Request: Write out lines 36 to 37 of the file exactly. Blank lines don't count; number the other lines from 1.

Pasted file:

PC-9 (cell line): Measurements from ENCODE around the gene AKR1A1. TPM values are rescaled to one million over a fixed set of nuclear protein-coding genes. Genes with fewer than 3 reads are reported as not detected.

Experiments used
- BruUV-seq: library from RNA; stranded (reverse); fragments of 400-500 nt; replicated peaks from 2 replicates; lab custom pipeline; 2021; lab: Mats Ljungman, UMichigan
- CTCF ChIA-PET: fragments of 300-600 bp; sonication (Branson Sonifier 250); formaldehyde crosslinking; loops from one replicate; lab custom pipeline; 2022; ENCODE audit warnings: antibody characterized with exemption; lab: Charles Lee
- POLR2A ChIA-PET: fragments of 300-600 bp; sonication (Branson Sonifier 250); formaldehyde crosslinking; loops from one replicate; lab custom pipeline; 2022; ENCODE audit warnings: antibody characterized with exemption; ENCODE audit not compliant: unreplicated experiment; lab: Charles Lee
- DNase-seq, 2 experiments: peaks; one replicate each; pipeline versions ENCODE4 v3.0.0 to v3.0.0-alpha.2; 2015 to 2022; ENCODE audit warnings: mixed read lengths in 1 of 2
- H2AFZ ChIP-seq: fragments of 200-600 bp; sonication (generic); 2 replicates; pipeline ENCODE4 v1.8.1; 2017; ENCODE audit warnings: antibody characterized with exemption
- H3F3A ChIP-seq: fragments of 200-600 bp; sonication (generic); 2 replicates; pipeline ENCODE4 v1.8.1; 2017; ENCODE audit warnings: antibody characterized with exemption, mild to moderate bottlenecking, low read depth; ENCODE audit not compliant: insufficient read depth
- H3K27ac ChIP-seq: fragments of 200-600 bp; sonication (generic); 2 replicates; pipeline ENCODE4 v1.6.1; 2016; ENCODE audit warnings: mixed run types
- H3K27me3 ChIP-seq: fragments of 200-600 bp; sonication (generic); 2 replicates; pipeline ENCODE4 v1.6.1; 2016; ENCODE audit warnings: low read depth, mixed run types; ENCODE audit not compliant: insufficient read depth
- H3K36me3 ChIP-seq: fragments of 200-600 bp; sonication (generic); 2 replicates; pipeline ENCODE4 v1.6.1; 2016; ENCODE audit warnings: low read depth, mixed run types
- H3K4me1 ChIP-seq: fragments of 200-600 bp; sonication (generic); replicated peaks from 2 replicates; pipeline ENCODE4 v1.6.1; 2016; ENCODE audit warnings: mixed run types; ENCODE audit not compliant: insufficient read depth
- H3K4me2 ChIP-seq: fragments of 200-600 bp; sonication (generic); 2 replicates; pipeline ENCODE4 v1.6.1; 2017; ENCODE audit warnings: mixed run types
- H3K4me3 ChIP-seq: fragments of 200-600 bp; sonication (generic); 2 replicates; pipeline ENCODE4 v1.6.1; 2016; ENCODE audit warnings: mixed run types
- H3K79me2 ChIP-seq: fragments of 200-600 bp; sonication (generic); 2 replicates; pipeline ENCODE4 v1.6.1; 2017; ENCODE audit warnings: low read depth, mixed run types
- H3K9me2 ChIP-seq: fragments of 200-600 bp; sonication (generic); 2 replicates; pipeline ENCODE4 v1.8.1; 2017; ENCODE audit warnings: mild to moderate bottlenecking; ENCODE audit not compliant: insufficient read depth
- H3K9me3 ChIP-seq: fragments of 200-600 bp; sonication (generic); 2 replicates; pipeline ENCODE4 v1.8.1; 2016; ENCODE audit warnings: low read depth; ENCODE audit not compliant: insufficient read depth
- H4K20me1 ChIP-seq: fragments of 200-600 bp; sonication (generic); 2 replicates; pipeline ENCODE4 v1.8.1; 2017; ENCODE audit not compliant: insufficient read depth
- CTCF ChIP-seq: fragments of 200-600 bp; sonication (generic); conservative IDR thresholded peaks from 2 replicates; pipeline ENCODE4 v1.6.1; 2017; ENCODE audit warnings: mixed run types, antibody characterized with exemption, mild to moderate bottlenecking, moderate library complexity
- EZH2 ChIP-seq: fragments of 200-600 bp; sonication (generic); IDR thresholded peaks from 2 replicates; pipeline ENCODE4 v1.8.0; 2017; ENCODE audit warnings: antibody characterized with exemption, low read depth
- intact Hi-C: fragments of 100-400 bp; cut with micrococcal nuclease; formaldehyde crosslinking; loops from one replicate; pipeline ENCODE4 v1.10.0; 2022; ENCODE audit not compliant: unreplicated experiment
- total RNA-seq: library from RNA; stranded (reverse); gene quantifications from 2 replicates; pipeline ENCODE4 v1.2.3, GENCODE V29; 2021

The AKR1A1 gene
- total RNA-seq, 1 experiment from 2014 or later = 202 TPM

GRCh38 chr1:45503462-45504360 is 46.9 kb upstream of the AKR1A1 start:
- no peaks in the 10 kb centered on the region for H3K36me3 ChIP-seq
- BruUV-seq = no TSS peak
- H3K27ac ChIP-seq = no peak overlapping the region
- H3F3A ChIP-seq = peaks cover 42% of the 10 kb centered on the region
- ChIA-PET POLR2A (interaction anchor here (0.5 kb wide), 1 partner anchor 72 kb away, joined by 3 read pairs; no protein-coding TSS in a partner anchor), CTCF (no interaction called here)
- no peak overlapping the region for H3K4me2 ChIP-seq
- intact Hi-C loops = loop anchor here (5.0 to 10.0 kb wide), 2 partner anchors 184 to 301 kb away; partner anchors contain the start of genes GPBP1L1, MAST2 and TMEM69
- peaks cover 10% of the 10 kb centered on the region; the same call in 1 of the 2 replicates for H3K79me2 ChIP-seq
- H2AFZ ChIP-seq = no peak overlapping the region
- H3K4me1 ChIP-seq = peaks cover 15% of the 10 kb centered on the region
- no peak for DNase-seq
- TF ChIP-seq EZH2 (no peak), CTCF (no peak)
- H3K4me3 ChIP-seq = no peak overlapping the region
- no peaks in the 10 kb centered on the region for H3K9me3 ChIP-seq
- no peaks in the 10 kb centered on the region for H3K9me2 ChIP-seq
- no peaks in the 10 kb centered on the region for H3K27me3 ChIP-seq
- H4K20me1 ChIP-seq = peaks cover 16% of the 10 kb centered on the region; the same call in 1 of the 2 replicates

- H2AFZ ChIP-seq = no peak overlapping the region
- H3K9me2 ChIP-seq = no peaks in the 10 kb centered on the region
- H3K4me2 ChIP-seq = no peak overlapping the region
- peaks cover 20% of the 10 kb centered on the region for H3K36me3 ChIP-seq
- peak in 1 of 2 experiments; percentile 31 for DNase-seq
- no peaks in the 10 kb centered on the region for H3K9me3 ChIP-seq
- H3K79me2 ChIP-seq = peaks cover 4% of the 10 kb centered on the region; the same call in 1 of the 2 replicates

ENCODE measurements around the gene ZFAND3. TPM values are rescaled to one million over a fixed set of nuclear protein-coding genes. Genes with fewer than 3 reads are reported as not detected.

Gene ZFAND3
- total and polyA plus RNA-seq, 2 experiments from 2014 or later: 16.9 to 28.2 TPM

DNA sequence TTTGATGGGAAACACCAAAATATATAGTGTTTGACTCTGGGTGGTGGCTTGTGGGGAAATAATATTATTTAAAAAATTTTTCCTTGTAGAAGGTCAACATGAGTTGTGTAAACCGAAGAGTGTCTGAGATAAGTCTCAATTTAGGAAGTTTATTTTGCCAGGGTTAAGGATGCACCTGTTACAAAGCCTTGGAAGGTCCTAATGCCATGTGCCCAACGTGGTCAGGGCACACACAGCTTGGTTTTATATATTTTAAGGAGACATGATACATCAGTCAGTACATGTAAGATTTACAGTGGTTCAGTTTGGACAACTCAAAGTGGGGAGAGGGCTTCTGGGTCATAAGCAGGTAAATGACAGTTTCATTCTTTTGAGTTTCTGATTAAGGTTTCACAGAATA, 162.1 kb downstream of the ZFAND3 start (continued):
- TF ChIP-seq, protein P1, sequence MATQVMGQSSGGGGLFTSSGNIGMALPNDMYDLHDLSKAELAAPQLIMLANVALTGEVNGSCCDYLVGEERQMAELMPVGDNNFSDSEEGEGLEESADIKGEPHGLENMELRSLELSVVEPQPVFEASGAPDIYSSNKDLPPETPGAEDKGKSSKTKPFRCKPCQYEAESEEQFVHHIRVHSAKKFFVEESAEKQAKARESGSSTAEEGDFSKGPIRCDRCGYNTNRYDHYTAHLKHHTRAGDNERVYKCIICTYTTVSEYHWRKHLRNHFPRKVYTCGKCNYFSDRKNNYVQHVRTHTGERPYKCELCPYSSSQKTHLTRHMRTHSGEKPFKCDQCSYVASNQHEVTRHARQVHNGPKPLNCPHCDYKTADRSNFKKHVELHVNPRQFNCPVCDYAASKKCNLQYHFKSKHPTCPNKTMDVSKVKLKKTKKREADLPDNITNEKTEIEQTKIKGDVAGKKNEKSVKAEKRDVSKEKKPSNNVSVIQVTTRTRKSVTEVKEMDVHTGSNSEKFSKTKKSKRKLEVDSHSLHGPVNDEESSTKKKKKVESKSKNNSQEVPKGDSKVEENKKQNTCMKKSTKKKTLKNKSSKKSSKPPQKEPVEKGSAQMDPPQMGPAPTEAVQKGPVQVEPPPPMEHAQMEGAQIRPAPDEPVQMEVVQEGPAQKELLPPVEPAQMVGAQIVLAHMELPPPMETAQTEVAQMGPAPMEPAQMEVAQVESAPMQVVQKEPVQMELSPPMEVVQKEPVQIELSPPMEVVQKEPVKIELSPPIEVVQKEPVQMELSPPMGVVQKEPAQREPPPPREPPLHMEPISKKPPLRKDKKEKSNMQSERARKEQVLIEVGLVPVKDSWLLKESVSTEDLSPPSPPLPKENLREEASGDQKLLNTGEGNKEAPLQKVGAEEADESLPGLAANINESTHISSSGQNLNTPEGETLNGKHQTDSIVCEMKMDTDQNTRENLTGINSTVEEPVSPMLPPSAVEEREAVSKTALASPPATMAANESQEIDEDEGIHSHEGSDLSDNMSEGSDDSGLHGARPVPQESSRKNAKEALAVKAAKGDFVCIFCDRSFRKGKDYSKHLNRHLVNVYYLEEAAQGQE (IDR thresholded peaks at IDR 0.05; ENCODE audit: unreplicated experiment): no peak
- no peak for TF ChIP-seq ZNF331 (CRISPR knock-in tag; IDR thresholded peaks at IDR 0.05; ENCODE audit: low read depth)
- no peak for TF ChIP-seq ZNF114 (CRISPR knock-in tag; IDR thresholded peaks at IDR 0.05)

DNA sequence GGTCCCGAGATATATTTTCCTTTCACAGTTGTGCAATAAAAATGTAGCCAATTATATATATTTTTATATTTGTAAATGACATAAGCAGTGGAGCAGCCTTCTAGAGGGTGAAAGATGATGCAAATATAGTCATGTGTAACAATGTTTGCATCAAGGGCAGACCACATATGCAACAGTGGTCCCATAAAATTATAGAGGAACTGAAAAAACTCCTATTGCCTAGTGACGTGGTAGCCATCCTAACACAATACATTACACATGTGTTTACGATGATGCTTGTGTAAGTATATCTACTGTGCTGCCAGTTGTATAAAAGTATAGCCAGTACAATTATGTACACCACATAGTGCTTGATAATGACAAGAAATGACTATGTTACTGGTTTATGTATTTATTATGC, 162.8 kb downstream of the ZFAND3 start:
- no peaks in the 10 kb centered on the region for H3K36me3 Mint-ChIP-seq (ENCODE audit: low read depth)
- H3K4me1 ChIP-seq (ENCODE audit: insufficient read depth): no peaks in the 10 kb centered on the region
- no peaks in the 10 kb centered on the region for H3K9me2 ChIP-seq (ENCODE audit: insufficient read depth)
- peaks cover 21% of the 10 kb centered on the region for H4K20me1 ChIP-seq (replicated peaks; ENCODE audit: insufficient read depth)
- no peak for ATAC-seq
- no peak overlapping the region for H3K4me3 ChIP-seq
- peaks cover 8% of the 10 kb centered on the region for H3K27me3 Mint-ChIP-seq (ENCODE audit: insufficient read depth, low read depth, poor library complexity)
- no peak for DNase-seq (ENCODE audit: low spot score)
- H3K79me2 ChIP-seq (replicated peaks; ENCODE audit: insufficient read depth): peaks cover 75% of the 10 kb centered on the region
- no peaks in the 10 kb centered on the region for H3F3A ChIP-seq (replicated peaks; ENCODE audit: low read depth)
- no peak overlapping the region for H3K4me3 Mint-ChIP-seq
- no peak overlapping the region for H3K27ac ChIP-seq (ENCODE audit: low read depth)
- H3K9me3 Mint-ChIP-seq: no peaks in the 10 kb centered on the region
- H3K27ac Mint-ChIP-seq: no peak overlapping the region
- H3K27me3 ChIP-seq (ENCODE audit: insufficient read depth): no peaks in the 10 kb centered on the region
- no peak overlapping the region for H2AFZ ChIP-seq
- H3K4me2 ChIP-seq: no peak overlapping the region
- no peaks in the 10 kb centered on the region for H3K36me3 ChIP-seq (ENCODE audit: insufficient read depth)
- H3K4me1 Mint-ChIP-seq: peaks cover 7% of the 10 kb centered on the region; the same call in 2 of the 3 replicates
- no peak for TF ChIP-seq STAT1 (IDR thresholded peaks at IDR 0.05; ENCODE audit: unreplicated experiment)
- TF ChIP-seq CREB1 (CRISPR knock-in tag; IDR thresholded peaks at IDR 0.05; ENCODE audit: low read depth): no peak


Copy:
- no peak for DNase-seq
- TF ChIP-seq EZH2 (no peak), CTCF (no peak)